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Iraq's Poor Continue to Work Despite Curfew, Health Risks

Iraq's Poor Continue to Work Despite Curfew, Health Risks

Wednesday, 25 March, 2020 - 12:30
Shoppers in a Baghdad market | AP
Baghdad- Fadhel al-Nashmi

Large segments of Iraqis have been living under difficult conditions for years as a result of unemployment and lack of job opportunities. These factors have pushed many of them to participate in the demonstrations that took place in Iraq, especially the last one that erupted in October of last year and was suspended a few days ago due to the coronavirus.


Despite the potential health risks and the curfew that was imposed by the Iraqi authorities to confront the risk of the virus spreading, the majority of popular markets, especially in poor neighborhoods in Baghdad and other governorates, have witnessed regular traffic. Most merchants and shoppers have ignored the medical advice as to how to avoid the risks of the deadly virus.


Many witnesses confirm to Asharq Al-Awsat that the majority of popular markets in poor East Baghdad neighborhoods are still full of people and authorities have been unable to shut them down and impose a curfew on them.


While the Iraqi government finds itself incapable of providing support to those segments of society in overcoming the current crisis, the Director of the Middle East and Central Asia Department at the International Monetary Fund (IMF), Jihad Azour, warmed against the effects of the virus on the economy of many countries in the Middle East. Azour told Reuters that the challenge will be terrifying, especially for fragile and fragmented countries such as Iraq, Sudan, and Yemen.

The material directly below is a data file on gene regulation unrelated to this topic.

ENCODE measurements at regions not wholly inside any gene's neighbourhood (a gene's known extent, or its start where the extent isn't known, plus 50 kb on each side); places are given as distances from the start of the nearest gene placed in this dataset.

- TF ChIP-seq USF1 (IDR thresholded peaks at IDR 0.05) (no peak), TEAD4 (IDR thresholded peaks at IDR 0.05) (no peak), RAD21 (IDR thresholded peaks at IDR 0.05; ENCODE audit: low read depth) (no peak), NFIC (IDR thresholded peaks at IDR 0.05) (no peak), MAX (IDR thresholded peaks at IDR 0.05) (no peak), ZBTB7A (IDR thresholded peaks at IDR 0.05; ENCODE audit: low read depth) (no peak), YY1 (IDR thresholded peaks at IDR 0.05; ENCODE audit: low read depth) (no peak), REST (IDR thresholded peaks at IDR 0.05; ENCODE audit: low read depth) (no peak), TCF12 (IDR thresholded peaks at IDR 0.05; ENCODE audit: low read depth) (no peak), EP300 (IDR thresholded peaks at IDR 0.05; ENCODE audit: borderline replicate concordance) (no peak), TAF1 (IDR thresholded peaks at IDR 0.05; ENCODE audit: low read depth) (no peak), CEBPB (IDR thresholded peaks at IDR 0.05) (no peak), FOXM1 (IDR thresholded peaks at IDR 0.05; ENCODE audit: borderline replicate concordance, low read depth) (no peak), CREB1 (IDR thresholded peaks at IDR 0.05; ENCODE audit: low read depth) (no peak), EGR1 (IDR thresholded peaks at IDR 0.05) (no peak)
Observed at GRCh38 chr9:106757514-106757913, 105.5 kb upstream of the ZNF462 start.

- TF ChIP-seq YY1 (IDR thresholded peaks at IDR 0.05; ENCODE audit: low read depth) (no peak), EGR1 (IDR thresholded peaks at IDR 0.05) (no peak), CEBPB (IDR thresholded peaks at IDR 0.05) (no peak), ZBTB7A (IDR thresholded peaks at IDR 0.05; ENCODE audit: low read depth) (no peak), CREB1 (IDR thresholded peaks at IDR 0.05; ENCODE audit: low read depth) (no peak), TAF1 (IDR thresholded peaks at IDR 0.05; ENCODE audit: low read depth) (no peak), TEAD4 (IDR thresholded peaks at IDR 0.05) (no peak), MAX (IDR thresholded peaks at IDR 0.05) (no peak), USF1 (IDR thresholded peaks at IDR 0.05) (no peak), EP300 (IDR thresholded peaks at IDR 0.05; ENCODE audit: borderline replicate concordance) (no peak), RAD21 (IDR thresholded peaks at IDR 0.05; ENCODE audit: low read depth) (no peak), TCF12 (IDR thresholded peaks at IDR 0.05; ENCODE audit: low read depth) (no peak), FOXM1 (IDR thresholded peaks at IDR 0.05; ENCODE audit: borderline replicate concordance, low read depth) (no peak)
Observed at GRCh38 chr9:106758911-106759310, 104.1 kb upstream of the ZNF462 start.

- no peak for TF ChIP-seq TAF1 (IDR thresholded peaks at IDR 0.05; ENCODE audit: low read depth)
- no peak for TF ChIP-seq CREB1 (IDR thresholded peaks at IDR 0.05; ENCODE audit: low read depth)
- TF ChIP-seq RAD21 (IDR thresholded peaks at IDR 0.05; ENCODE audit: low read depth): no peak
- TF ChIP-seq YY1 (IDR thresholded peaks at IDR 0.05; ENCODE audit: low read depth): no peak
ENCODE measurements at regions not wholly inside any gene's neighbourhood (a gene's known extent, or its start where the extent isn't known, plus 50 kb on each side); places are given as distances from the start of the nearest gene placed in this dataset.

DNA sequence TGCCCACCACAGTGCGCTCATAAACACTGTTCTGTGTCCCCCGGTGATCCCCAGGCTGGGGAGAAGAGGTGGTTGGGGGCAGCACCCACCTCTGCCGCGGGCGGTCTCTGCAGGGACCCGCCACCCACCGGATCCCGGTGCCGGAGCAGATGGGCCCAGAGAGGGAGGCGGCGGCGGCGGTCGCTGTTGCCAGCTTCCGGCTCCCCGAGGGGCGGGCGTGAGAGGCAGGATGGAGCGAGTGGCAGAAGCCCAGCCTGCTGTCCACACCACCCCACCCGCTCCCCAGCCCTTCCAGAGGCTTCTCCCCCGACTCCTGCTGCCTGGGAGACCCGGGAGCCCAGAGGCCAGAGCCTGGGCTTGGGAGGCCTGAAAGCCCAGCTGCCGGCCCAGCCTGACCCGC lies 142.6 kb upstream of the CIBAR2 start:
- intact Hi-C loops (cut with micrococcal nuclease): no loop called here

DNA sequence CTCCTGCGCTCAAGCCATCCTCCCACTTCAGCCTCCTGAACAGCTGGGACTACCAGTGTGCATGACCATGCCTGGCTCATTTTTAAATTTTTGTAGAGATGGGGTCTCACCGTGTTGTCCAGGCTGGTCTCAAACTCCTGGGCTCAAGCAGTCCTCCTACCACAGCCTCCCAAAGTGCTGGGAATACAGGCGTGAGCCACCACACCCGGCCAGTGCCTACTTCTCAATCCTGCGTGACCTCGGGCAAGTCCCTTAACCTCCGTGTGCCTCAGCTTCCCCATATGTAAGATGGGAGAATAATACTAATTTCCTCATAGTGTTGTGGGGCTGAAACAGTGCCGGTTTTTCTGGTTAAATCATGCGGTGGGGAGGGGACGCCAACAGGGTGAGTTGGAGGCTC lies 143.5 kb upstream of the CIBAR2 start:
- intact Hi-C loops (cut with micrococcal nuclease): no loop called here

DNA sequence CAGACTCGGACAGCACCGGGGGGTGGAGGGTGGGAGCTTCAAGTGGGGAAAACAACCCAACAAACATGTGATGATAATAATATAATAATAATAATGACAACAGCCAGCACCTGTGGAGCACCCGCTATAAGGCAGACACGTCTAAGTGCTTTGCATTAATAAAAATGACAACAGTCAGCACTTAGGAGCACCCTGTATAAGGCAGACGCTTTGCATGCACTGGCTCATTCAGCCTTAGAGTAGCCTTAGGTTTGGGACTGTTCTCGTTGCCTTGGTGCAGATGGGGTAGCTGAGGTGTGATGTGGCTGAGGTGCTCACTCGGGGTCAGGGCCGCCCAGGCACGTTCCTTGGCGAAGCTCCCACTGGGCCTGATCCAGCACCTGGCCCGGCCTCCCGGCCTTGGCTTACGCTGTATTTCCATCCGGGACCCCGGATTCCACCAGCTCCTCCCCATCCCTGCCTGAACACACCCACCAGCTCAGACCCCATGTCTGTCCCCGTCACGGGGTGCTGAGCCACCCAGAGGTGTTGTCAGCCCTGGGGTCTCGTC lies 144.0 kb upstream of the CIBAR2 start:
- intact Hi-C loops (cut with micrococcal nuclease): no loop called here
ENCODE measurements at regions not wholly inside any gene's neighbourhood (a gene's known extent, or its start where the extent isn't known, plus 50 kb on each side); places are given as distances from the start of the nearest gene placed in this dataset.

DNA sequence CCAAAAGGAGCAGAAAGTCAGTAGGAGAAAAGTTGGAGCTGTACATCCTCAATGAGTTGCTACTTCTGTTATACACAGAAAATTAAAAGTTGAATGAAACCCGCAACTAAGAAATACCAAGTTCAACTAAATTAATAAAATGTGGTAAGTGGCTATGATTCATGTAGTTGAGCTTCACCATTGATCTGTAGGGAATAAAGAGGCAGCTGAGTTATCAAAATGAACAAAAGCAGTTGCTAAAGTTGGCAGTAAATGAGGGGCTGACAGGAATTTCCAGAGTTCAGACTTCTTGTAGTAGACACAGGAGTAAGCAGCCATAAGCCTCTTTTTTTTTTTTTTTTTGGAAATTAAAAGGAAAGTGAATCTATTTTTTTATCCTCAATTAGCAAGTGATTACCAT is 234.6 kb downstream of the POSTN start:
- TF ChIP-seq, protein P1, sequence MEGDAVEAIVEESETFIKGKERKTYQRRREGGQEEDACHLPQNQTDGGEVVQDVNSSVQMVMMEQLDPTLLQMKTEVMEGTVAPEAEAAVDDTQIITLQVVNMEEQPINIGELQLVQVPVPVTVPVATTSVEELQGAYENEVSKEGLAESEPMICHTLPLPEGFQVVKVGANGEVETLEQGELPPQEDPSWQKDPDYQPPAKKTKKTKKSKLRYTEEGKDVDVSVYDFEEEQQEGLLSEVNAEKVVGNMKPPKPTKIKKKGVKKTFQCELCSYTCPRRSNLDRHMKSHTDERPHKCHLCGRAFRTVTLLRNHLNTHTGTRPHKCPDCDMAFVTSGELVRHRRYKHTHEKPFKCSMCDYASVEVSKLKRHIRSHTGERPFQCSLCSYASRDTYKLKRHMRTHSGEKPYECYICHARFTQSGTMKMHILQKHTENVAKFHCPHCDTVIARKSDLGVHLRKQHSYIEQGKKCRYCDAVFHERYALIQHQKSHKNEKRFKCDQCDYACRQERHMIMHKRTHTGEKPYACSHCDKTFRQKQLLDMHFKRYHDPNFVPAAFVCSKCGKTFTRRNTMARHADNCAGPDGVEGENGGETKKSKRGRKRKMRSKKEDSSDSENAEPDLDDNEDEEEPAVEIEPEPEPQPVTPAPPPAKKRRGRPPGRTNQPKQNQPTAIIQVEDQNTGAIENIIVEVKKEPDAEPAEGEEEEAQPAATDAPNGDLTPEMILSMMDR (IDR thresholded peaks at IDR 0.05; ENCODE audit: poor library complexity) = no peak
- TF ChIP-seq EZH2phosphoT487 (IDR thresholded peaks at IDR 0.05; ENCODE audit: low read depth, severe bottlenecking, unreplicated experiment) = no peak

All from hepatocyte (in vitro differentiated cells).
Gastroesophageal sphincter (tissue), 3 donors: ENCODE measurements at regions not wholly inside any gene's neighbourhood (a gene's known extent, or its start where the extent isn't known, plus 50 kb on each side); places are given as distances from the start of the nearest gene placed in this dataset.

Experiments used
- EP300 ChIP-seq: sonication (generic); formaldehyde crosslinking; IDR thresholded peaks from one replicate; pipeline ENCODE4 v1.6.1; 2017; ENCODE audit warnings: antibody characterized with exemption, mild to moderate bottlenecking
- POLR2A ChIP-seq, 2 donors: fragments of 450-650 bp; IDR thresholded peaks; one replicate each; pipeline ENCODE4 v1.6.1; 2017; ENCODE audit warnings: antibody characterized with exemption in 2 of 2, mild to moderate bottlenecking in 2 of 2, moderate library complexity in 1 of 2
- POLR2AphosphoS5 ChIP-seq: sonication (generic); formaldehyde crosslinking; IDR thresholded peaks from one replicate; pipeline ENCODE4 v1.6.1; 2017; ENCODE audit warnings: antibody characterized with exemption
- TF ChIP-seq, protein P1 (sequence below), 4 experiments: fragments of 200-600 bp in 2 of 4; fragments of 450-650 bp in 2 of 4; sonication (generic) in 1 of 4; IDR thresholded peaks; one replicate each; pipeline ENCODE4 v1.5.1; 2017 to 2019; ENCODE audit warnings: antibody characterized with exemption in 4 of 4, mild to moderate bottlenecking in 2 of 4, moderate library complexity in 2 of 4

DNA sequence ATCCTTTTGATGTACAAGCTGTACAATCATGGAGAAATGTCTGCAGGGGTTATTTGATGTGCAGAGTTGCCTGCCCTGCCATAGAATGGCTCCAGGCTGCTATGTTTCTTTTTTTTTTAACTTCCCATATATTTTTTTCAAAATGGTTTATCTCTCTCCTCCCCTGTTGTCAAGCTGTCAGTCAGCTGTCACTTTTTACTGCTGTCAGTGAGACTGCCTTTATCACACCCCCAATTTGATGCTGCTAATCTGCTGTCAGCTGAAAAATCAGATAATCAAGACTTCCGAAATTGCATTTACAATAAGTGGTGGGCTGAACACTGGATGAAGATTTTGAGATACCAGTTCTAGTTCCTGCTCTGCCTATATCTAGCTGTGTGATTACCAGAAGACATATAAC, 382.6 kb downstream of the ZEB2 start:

A spokesperson for the Ministry of Planning, Abdul-Zahra al-Hindawi, admitted that the conditions facing these impoverished segments in Iraq are dire. He told Asharq Al-Awsat that the “percentage of poverty in Iraq has reached 20% of the entire population, around 7 million people, and the majority of them are in southern governorates”.


Hindawi agrees that the cases of extreme poverty have pushed some to defy the curfew. The difficult conditions under which these segments live have pushed social, civil, and religious actors to launch a comprehensive food aid campaign in the last few days for poor families.


There have also been popular calls and demands that parties and political blocs make an initiative in providing aid fighting the virus in Iraq. In this respect, Leader of the National Wisdom Movement in Iraq, Ammar al-Hakim, indicated that his party is willing to support the Ministry of Health in fighting the coronavirus.


In his letter to Iraq's Minister of Health Jaafar Allawi, Hakim said: “To contribute to the efforts of the loyal and selfless people in your ministry and other ministries that are working to deter the risk of this pandemic that is creeping in on our homeland and our people, we would like to put all of our capacities and halls at your disposal in all Iraqi governorates”.


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